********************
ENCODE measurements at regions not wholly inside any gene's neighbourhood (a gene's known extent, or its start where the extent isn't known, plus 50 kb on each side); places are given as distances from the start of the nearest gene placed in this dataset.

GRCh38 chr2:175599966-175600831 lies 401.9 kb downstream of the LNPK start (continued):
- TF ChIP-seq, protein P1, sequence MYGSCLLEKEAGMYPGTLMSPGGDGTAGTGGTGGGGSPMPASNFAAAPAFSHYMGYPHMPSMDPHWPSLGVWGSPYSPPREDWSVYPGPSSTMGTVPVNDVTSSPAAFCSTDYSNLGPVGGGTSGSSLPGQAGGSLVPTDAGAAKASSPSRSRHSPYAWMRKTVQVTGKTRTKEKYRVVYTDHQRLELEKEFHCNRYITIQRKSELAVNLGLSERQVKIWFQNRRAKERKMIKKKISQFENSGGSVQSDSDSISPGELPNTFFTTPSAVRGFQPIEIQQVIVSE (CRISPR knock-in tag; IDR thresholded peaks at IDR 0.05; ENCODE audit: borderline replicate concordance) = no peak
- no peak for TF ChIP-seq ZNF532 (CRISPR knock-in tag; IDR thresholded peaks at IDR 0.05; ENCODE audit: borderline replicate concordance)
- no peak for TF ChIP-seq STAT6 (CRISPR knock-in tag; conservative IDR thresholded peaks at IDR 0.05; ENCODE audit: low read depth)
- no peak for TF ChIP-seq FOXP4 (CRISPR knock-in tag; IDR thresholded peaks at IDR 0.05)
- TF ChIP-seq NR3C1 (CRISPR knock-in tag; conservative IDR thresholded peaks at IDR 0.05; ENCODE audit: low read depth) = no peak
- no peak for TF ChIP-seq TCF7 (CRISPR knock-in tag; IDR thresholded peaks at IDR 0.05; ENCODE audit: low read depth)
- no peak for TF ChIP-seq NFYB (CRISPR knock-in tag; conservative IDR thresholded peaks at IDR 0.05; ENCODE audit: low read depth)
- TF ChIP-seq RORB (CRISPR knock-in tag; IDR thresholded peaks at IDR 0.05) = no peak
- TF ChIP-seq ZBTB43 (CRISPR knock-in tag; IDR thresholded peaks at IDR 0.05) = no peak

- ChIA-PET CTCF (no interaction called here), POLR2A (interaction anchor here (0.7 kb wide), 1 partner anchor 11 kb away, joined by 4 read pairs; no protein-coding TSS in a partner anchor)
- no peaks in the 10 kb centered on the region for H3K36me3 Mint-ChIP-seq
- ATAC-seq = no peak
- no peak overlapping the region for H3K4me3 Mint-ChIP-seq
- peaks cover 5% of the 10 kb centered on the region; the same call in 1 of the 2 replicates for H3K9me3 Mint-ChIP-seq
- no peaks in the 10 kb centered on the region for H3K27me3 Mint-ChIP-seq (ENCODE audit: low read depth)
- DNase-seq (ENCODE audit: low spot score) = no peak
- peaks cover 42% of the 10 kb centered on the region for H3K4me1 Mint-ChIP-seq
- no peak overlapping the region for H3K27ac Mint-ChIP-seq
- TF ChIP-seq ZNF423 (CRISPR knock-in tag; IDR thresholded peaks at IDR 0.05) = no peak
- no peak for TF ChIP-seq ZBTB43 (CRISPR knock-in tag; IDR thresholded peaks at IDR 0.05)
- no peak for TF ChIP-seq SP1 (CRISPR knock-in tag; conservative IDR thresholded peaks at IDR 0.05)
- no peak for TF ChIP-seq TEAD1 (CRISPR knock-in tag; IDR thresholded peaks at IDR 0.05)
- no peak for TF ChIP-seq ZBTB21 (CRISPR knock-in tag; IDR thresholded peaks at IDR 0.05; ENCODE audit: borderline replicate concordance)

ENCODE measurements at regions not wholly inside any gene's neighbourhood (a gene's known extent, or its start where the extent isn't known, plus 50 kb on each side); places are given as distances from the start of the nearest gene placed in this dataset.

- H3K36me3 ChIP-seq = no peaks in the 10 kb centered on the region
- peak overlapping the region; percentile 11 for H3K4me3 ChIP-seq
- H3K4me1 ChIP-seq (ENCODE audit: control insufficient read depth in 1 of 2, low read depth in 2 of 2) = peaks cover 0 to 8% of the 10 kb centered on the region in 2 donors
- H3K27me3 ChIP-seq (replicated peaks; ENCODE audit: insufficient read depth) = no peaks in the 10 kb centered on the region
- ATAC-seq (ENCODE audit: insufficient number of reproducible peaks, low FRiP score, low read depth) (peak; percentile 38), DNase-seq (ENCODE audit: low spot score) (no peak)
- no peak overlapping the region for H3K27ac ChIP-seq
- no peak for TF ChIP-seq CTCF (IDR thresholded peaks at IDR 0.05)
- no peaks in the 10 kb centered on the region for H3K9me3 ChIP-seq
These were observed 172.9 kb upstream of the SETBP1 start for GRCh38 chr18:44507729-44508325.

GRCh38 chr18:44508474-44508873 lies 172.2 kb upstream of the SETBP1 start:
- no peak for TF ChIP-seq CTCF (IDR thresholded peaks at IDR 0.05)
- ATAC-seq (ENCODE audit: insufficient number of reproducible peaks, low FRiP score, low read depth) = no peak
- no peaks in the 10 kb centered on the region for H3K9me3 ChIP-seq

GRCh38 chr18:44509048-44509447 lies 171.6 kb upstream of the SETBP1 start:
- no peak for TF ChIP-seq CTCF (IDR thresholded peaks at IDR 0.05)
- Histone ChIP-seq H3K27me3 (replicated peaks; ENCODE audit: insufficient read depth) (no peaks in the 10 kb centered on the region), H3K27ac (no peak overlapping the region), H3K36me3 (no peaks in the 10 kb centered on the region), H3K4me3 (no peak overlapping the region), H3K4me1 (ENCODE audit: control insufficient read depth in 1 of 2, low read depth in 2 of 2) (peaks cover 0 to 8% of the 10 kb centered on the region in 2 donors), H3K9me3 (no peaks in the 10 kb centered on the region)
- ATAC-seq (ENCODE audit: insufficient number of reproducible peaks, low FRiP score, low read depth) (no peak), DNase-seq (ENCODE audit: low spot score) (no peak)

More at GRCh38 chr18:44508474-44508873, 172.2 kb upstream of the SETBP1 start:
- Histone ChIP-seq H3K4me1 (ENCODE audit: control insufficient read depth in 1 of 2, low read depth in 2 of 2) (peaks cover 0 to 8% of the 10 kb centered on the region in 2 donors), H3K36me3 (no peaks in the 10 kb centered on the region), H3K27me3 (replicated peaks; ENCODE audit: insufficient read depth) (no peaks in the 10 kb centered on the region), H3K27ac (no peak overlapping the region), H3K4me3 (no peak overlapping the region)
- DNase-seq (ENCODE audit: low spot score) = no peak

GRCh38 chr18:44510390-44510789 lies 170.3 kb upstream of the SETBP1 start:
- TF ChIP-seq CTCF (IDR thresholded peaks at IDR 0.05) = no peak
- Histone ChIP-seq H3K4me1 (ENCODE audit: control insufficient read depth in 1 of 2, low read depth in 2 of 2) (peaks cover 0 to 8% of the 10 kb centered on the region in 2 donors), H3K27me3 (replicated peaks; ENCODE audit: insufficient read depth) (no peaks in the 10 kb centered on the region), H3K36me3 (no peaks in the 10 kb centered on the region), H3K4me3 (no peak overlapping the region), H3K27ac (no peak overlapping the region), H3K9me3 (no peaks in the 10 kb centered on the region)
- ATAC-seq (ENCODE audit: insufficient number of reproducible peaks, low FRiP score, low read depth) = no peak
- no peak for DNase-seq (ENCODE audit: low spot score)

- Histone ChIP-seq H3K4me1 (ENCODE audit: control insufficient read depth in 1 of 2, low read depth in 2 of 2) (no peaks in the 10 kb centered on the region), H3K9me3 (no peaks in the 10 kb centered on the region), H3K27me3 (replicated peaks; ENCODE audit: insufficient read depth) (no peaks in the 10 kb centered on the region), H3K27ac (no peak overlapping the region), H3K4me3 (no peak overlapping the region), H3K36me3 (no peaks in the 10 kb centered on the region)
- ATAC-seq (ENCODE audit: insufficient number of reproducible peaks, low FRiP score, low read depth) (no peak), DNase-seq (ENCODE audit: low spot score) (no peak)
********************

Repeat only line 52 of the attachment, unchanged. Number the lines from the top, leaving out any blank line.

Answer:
- Histone ChIP-seq H3K4me1 (ENCODE audit: control insufficient read depth in 1 of 2, low read depth in 2 of 2) (no peaks in the 10 kb centered on the region), H3K9me3 (no peaks in the 10 kb centered on the region), H3K27me3 (replicated peaks; ENCODE audit: insufficient read depth) (no peaks in the 10 kb centered on the region), H3K27ac (no peak overlapping the region), H3K4me3 (no peak overlapping the region), H3K36me3 (no peaks in the 10 kb centered on the region)